Part 1: Where to begin?
Congratulations on deciding to start your own salon business. Statistics in recent years clearly show that the hair salon sector world-wide is growing and the chances of being at a stage of dynamic growth in the near future for a salon business is high. The reason for this is people generally care more about themselves and their appearance, realizing that it has a direct effect on the success of their careers and personal lives. They also know that from the experts they can expect quality and good value for money.
Start with a Business Plan
The first step in realizing your salon business is coming up with a thoroughly well thought out and researched business plan. It is the single most important element of starting a new business. In your plan you should outline your whole business idea, vision, plans, and strategies – although it should remain flexible to any future ‘surprises’. Not only is it necessary for the successful launch of your salon, but another use of a plan, other than knowing what action to take and why, is its usefulness when it comes to getting investors, bank loans, and also advice from others with experience. It also gives you a chance to thoroughly think your finances through and plan accordingly. Remember that those starting a business with a solid economic strategy are more likely to succeed than those with a great idea, product or patented invention.
Research Your Competition
Make every effort to accurately discern the action and practices of your competition. It is worthwhile to choose a group of salons that are already successful and who have a similar target group of customers as you do, and then see what makes them successful or where they are lacking. Conduct field research. Visit as a customer, and get a feel for what your customer will expect, and how you will be able to provide the services. You can then skillfully adapt these solutions to your business. Leave what doesn’t work, and adapt what may work for you.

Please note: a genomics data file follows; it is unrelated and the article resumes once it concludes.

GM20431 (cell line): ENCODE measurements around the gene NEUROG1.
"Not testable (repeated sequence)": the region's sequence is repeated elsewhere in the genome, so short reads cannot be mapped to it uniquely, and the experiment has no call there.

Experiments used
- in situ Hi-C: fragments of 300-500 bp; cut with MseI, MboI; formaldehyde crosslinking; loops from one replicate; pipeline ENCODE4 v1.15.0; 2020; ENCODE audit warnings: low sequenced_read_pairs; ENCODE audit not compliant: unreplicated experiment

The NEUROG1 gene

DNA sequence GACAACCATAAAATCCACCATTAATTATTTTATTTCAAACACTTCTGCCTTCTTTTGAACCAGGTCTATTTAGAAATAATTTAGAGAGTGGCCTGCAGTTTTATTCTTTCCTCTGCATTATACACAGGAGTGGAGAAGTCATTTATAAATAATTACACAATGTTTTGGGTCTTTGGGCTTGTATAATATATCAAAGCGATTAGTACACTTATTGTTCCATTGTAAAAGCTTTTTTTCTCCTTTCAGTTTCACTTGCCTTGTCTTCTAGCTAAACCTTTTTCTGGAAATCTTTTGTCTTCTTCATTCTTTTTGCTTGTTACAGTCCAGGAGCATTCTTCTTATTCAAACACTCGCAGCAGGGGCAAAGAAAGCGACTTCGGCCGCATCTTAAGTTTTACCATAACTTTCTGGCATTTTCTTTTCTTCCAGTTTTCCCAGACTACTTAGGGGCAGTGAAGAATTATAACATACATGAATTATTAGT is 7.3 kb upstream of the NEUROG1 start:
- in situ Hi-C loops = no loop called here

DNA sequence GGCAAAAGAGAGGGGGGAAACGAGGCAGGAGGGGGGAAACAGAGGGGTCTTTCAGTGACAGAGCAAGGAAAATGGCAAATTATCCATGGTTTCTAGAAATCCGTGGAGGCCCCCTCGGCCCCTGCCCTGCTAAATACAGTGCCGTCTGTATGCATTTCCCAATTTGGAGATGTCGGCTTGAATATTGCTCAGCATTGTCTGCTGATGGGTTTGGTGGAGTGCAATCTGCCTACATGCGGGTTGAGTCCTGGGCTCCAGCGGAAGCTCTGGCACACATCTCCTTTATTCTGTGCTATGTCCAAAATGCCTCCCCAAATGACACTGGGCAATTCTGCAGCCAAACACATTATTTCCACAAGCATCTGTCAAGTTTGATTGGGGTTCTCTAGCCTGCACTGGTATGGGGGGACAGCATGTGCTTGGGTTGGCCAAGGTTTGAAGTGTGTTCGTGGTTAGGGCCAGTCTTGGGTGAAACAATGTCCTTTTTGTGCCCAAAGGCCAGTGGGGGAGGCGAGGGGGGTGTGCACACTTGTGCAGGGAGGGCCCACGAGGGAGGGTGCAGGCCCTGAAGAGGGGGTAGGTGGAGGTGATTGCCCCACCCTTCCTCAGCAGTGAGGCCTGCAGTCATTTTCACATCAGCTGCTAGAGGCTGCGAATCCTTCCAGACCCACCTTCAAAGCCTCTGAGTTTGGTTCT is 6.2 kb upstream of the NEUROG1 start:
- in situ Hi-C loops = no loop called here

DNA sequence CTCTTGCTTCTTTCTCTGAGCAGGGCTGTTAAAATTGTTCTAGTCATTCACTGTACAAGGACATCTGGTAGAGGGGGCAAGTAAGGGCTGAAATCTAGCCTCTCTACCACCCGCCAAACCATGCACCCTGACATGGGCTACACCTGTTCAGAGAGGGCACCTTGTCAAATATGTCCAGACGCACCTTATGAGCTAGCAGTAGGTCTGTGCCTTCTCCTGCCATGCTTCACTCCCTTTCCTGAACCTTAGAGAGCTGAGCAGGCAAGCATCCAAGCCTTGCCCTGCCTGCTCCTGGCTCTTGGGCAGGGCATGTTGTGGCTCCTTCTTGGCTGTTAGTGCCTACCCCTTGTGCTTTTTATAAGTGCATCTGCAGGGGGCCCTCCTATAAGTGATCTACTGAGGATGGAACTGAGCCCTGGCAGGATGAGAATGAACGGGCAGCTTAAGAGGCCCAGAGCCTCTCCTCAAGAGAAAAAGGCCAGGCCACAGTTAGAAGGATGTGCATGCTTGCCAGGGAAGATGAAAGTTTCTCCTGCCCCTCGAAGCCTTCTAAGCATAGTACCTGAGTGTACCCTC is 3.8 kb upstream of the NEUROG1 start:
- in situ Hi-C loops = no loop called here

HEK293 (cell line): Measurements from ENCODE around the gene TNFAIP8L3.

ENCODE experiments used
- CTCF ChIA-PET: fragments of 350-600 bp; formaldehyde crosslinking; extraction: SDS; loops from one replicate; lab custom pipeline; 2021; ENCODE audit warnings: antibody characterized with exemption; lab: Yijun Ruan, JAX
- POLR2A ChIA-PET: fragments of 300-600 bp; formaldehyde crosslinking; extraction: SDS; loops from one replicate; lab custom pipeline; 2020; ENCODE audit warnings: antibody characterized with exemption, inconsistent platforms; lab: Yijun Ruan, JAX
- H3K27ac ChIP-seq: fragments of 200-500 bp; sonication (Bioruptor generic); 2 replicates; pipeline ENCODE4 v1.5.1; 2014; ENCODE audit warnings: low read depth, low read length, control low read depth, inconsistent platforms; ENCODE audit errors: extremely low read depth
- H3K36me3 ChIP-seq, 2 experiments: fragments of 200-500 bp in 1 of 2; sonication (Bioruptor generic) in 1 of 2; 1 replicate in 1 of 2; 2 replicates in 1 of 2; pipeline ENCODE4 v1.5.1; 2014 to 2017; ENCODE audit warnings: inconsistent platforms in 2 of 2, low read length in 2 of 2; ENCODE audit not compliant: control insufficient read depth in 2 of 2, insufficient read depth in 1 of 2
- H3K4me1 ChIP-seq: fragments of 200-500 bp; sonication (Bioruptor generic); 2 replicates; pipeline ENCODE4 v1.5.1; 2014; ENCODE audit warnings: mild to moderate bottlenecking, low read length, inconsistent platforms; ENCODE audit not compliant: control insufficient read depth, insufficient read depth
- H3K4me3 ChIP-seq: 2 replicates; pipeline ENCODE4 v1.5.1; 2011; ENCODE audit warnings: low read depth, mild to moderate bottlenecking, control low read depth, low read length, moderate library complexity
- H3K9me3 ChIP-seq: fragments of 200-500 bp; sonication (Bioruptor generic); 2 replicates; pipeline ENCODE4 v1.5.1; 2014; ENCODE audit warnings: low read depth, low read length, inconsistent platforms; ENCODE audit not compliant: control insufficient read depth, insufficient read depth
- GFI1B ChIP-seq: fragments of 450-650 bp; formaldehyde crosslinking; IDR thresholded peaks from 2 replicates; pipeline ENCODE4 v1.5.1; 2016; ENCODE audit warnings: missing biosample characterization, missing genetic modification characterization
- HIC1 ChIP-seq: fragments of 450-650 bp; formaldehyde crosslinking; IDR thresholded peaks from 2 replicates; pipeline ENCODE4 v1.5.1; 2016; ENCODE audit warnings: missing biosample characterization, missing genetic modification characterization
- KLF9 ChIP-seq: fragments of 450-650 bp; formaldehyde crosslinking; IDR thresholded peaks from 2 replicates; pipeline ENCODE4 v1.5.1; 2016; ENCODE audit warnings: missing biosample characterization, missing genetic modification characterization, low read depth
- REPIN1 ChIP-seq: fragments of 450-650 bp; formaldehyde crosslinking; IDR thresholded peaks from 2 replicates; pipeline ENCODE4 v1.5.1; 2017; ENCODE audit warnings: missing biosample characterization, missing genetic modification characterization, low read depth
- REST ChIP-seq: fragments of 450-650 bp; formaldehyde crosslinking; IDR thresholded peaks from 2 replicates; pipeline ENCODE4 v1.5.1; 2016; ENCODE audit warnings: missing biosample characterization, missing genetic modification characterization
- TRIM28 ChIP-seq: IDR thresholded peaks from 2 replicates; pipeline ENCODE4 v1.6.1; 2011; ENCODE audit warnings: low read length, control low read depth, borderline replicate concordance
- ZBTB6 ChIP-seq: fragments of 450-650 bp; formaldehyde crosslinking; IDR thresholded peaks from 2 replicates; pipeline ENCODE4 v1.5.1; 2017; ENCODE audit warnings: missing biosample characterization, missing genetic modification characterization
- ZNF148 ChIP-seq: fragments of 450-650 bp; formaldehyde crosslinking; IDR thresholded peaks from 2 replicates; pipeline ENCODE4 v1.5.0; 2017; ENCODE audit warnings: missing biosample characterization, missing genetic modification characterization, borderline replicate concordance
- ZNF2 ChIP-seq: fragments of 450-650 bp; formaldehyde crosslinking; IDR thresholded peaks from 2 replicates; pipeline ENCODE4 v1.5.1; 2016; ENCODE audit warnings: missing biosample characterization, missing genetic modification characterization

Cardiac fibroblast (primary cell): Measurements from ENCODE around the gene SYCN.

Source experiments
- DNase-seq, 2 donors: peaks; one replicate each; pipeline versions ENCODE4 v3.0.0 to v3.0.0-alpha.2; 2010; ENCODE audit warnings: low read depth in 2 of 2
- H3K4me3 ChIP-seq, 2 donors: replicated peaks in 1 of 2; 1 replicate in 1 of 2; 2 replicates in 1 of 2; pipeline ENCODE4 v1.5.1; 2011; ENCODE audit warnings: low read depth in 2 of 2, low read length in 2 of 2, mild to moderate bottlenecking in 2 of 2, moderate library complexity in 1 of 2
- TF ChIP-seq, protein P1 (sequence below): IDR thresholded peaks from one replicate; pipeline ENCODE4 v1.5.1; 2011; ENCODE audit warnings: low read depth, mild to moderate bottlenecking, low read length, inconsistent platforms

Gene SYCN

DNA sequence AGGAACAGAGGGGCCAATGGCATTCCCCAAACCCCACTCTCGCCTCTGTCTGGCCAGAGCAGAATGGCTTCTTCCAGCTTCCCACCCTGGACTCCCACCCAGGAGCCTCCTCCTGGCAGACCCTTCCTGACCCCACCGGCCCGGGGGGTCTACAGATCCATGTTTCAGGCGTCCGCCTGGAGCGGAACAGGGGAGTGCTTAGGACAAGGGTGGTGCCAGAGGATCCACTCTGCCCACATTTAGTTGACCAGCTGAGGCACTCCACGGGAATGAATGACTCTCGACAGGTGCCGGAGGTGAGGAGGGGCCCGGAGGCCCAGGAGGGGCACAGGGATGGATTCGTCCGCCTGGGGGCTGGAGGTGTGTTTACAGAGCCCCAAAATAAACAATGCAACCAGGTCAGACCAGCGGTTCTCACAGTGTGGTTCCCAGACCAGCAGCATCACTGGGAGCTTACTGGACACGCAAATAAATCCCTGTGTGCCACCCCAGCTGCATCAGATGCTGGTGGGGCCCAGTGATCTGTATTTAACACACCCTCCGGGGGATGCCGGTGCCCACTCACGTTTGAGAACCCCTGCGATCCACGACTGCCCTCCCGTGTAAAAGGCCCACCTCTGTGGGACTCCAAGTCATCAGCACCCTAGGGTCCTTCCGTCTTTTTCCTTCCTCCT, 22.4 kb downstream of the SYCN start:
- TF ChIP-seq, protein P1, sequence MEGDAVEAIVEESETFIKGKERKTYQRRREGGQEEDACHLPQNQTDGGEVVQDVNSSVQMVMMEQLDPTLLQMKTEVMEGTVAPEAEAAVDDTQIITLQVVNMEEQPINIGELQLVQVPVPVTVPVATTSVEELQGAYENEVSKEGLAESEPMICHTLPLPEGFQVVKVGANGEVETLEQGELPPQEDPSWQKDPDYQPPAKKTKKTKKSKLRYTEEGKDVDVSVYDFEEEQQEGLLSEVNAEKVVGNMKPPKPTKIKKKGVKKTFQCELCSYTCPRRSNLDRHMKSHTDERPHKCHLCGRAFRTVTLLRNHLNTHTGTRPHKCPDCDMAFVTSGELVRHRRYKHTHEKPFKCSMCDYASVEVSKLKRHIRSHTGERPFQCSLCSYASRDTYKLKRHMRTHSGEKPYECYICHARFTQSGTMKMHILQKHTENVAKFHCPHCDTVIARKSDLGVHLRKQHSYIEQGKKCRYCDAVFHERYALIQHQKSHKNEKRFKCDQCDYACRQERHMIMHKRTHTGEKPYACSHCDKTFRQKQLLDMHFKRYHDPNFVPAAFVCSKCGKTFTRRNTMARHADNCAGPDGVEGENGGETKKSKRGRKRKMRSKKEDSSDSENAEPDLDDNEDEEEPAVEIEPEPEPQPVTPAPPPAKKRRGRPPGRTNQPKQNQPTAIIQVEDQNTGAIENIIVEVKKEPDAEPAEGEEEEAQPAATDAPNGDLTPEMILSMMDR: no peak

Create a Brand, not just a Brand name
Your brand name is usually the first point-of-contact your potential customers will have with your business. It is an extension of your salon, and should sum up your whole business – reflecting it and evoking some kind of emotional response. In a world inundated with brands, you need to create one for your salon that’s memorable and stands out. Again, here’s another instance where research will pay off. Have a look at other salon businesses and their brand names. What is it about them that you like or dislike? What kind of name creates a strong impression, and what doesn’t and why? What name works as a whole with the salon’s brand, and re-enforces it? A good tip is to keep it short and easy to pronounce.
Your Operating Hours & Customer Service
The hairdressing industry is less and less frequently located in the rigid framework of the typical 9-5 workday. Salons are becoming increasingly more flexible. Some operate into the evening, and some even the whole weekend. You must keep in mind that the fight for clients often necessitates more flexible working time – and makes your salon more accessible to their needs. Many people require salons to be open after regular work-day timings, because that is when they have events to attend and need to look their best. Perhaps you can think about offering this service only with advance booking and adding an extra charge, or you can rotate your staff so that your salon is open during times it usually would not be.